2012: DOE’s Building Technologies Office funds the Consortium for Building Energy Innovation (CBEI) to expand in-person building Re-tuning training while partnering with Building Owners and Managers Association (BOMA) International and Association of Physical Plant Administrators (APPA).
2013: PNNL and DOE release free online training for buildings without a BAS. The interactive training wins the 2014 APEX award for publication excellence. PNNL again engages in nationwide “train-the-trainer” sessions to expand the availability of building Re-tuning training and technical support.
2014: With help from LBNL and support from DOE, PNNL develops an open-source data analysis and diagnostics platform that provides standard methods for authoring, sharing, testing, using, and improving algorithms for operational building energy efficiency. The tool, named OpenEIS, replaces ECAM and serves as an intelligent energy information system that allows users to upload individual building data and use proven algorithms and diagnostics tools from DOE’s national laboratories. OpenEIS helps identify opportunities that, when corrected, can lower building energy use and increase operational efficiency.
2015: PNNL performs a meta-analysis of 100 commercial office buildings with BAS. They find that all had potential to save energy, ranging from 5 to 30 percent, by making simple changes to their controls.
2015: Researchers at PNNL develop a number of algorithms that automate identification, and in some cases, automatically make corrections of Re-tuning measures (AIRx).
2016: PNNL integrates AIRx algorithms with the VOLTTRON™ software platform and deploys them widely on the PNNL campus. The algorithms are equivalent to a “check engine” light. This deployment allows for continuous monitoring of PNNL building systems, ensuring persistent building operations and peak efficiency.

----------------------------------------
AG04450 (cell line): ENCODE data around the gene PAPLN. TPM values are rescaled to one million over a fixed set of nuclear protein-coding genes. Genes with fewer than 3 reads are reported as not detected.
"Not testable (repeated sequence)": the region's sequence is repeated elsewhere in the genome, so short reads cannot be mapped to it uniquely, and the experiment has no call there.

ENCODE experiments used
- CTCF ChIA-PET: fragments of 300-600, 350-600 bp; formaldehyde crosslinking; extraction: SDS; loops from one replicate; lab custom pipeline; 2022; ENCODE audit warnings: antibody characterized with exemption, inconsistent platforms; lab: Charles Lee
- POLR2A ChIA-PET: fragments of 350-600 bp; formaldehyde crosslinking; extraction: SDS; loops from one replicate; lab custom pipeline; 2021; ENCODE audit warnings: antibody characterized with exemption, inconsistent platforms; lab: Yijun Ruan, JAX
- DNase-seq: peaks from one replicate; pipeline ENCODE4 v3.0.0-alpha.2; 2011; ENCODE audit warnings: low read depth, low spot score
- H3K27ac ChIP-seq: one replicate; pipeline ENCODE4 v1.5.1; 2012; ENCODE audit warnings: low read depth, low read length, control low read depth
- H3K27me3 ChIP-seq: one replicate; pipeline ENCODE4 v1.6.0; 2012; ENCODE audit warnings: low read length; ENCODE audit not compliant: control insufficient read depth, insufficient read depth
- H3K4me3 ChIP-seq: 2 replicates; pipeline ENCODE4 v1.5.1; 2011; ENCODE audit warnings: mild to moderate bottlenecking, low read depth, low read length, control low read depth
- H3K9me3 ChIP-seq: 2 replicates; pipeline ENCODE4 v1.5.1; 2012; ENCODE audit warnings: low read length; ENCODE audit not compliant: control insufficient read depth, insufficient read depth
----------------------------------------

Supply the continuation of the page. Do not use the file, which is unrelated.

2016: Through the CBEI, Pennsylvania State University continues to publish building Re-tuning case studies—including work performed by PNNL at facilities belonging to the Georgia Institute of Technology, U.S. General Services Administration, and Energy Star.
2016: The City of Seattle announces required tune-ups for non-residential buildings exceeding 50,000 square feet, beginning in 2018. In partnership with PNNL and DOE, the City launches the Seattle Building Tune-Up Accelerator, giving owners and/or managers a jump-start on meeting Re-tuning requirements. The project provides technical support and financial incentives for meeting ordinance requirements in advance of the 2018 implementation date.
2017: PNNL extends the meta-analysis to 130 commercial office buildings with building automation systems.
2017: The OpenEIS tool is enhanced and updated to support City of Seattle’s needs.
This chronology is a classic example of how research and development at DOE moves from the laboratory to industry—in this case, helping building owners save money through greater efficiency. So the next time you look into buying some real estate, take a lesson from the car dealer and factor in building tune-ups for the long-term health of your investment.
For more information, or to take the free building Re-tuning training, visit http://buildingretuning.pnnl.gov/.